Resolute Square

I'd Rather Be Us Than Them

In his weekly campaign memo, Stuart reminds us that, amidst the noise and panic of social media and news outlets, it's important to practice patience and evaluate the relative value and accuracy of information.
Published:May 16, 2024
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By Stuart Stevens

I am revisiting the topic of patience this week and will probably circle around here a few more times between now and the fall.

For those of you who’ve seen today’s NYTimes poll, you know why today is a good day to touch on this topic rather than falling into a depression or panic.

We’re all bombarded by so much not terribly relevant information or thoughtful, informed commentary on social media, and coming from the media, it’s a constant challenge to weigh the relative value and accuracy of the information.

In short, most of it doesn’t matter. It’s noise. It’s clickbait. It’s a lot of desperate pleas for attention and a willingness to say and do just about anything to get some.

With the exception of a few notable folks who really understand polling and take the time to explain the sample size and type and what the resulting data tell us (See Simon Rosenberg’s Hopium Chronicles), it’s mostly hair-on-fire, breathless babble. For most, the goal is to get you engaged (fear) but not particularly informed (rational thought).

But before I go any further, I’ll ask you to practice patience while I welcome our new members to Resolute Square! Your support is greatly appreciated, and your engagement will help save our democracy. Thank you. You have our gratitude - and that of future generations who just don’t know it yet.

You don’t need to look far to see a Biden supporter who is worried - perhaps the mirror is far enough. For some, it verges on panic. A little worry is good. It staves off complacency. When I was doing a campaign and someone would ask me, “Are you worried about…?” I’d stop them there and answer, “Yes.” My job was to worry about everything, but my value was knowing the degree of worry to have about each potentiality and how much attention and effort to spend addressing it.

Am I worried about today’s New York Times poll? Not really. Should you be? Definitely no.

You’ve heard all of us at the Lincoln Project and Resolute Square say it a thousand times: polls are a snapshot in time, not a predictor or even a terribly accurate reflection of a race. Campaigns are fluid, and all polls aren’t created equal. Trends matter. One poll is not a trend.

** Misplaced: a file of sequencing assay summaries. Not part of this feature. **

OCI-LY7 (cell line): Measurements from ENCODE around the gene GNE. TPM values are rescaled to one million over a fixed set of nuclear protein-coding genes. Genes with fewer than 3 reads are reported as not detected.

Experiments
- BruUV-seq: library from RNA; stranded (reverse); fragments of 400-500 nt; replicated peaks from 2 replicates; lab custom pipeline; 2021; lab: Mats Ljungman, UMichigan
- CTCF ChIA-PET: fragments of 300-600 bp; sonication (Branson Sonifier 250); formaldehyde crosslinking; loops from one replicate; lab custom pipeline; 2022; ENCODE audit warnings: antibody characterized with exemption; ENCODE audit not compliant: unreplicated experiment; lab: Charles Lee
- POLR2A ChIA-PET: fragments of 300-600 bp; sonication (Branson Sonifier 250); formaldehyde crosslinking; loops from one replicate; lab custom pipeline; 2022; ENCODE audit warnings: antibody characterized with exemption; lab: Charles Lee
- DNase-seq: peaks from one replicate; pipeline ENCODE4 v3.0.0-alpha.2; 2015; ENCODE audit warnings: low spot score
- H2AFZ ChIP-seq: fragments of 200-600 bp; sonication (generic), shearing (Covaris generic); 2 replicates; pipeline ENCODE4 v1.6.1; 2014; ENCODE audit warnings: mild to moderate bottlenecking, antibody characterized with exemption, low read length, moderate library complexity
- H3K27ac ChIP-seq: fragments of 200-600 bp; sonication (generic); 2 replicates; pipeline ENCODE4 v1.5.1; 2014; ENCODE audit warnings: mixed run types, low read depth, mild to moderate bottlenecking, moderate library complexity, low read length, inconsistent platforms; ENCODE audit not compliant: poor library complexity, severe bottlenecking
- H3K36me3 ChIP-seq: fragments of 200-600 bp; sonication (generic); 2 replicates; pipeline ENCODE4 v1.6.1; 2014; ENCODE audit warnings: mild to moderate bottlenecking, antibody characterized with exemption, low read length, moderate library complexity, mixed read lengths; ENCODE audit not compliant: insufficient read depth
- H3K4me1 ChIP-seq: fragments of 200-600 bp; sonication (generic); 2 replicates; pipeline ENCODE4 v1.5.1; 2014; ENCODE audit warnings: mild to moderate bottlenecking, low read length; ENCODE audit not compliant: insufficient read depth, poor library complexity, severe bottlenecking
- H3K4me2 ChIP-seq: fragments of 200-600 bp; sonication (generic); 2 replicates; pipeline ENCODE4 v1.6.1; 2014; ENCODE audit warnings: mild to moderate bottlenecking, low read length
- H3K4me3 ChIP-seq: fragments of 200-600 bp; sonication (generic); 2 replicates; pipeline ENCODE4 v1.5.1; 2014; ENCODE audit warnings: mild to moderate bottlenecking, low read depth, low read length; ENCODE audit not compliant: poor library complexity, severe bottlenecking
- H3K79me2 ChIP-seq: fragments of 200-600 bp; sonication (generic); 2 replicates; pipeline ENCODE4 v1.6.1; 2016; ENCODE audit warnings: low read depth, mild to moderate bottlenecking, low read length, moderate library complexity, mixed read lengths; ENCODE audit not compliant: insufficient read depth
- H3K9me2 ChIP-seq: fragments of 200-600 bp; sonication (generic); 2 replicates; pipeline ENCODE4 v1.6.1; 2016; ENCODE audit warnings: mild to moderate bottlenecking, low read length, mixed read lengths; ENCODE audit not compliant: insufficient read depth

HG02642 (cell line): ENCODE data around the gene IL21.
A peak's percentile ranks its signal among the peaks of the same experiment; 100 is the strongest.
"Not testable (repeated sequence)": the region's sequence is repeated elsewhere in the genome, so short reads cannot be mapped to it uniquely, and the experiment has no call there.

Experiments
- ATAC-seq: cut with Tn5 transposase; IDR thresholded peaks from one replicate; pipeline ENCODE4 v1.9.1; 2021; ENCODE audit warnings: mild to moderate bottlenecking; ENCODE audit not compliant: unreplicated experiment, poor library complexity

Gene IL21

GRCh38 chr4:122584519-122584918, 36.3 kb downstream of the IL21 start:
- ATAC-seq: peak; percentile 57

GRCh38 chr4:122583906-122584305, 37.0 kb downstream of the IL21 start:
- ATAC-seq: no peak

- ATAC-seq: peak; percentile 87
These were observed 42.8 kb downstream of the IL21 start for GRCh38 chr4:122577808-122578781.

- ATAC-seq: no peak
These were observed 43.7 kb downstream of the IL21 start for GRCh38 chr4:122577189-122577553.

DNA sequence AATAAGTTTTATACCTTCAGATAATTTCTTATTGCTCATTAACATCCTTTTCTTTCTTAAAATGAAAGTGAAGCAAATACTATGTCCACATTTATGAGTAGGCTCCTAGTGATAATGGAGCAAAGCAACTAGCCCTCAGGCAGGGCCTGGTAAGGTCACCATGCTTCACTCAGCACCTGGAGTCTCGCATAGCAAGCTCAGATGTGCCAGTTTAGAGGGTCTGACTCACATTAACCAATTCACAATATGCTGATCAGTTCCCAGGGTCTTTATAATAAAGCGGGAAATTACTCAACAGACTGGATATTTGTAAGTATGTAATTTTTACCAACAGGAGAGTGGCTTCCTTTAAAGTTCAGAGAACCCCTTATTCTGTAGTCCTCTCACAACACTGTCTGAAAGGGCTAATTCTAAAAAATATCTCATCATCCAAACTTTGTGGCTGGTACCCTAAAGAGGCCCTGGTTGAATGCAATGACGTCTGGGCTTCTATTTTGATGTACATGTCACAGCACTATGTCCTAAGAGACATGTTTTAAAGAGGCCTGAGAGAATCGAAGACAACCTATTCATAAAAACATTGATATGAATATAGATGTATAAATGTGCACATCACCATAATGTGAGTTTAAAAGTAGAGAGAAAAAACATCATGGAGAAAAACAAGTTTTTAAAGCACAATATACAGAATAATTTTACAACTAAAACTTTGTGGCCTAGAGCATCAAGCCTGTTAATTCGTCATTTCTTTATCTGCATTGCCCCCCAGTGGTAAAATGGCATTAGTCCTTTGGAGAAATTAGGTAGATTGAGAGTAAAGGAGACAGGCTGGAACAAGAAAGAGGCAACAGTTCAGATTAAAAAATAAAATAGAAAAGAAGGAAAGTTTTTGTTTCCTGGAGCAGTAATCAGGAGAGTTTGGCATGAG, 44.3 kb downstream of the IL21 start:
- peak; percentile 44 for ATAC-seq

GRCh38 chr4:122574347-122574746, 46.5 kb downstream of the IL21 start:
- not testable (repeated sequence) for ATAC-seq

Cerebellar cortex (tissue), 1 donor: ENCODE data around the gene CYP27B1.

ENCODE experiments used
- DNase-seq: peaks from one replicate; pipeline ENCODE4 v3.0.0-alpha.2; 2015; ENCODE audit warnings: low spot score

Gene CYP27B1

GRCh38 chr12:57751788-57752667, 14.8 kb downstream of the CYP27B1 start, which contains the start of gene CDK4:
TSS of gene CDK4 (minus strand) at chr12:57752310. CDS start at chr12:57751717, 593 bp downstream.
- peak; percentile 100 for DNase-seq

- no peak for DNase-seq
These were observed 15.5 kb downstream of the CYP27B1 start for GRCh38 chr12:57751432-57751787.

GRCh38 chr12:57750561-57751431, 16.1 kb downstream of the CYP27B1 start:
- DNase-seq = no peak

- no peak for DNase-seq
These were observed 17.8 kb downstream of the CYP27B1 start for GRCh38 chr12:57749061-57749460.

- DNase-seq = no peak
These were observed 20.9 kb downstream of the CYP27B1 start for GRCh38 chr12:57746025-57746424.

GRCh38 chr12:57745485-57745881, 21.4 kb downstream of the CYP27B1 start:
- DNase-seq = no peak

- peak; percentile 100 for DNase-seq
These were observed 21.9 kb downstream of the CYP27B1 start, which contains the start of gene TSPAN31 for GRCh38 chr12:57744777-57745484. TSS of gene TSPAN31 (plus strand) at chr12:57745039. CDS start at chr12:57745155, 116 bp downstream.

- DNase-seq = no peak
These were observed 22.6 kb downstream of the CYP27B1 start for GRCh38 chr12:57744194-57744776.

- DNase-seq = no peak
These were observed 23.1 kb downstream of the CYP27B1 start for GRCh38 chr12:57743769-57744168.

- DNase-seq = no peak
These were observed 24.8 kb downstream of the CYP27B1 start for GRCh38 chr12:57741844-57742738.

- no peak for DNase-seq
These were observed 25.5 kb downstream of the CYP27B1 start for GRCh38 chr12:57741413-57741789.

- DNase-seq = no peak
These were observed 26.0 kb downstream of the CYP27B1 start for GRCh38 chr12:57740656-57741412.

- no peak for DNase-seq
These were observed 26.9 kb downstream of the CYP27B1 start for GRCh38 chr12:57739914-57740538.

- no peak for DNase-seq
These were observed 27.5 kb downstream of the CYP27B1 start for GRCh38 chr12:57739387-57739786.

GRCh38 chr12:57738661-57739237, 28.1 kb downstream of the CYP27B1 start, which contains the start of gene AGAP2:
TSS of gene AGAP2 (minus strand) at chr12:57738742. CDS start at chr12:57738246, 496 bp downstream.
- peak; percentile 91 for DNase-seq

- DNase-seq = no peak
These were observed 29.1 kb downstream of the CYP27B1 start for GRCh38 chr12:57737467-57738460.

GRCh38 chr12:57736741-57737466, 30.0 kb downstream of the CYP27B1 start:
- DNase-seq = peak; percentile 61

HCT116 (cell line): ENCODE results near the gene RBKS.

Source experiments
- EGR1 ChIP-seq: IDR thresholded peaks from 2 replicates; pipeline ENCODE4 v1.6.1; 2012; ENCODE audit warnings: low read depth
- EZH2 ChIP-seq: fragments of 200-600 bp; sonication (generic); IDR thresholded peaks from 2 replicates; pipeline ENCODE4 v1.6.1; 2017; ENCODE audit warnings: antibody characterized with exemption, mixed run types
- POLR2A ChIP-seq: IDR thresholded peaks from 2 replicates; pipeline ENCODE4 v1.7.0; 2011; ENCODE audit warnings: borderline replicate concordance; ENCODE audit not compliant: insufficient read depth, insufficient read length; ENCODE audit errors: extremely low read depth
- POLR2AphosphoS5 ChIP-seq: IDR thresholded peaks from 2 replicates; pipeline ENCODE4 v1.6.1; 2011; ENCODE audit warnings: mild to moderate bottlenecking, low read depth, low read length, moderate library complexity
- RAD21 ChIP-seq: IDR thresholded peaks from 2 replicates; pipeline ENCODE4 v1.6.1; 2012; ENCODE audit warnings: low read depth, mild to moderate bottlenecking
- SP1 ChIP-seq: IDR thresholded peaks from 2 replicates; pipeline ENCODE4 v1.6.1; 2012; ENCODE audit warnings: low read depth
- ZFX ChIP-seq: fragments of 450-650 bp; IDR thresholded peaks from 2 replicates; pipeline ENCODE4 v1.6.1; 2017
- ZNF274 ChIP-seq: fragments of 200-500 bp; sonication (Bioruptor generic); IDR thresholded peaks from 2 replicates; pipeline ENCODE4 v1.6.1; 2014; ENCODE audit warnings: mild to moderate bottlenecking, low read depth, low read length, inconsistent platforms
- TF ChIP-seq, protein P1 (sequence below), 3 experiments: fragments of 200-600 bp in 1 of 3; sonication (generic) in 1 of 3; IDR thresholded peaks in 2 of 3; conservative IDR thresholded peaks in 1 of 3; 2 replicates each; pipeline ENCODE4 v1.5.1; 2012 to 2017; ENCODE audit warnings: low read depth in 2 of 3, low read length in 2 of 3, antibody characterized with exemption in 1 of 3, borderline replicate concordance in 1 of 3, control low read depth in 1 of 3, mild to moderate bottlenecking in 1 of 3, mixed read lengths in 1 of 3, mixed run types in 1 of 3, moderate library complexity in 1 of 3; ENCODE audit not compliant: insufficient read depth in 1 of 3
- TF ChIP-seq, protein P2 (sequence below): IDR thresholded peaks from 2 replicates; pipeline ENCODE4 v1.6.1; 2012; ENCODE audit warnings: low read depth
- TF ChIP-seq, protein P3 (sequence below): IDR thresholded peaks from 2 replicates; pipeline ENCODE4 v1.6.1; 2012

As I look at trends and the overall state of the race, I would consistently be far happier to be where Biden is than Trump - for a number of reasons, but we’ll just focus on the race. When “likely voters” are polled, as opposed to “registered voters,” Biden’s numbers are strong and gaining ground. Likely voters are just that - the voters who are likely to vote. It’s better to be ahead with people who are likely to vote than those who are registered but aren’t consistent voters.

There is no reason to believe that people who do not normally vote are going to decide this is the election when all that changes.

Voting against someone isn’t enough to dramatically change behavior, and Trump bringing in new customers (voters who want what he’s selling) is a tougher sell than a Trump steak.

It’s also important to understand that Biden doesn’t need to have a significant lead -or any lead - now. I have more concern about him peaking too soon than being behind or even in mid-May. It's better to come out strong with a comeback momentum story post-Democratic Convention and ride that wave to November. Peaking now and generating a second peak is far more challenging.

Remember, in 2020, Joe Biden was trounced in the early primaries. He is now running for reelection. May - November is an eternity.

The most underrated quality in politics (like investing) is patience. A campaign in America in 2024 is a multi-billion-dollar business that only lasts three weeks. Most political commentary, amateur and professional, is provided by those who rush to sell stocks when the market drops. Don’t be those people. Politics isn’t a day traders’ game.

The Biden campaign understands this, and patience guided them to become the first campaign to defeat a sitting president not in the federal funding system (which greatly leveled the playing field) since Herbert Hoover.

The nightly question you ask yourself in a campaign is, would I rather be my campaign or the other campaign?

I never advocate overconfidence because we are all going to need to give this election everything we’ve got until the votes are all cast and counted in November, but I’d rather be us than them - because we are right, they are wrong, and we are going to win.

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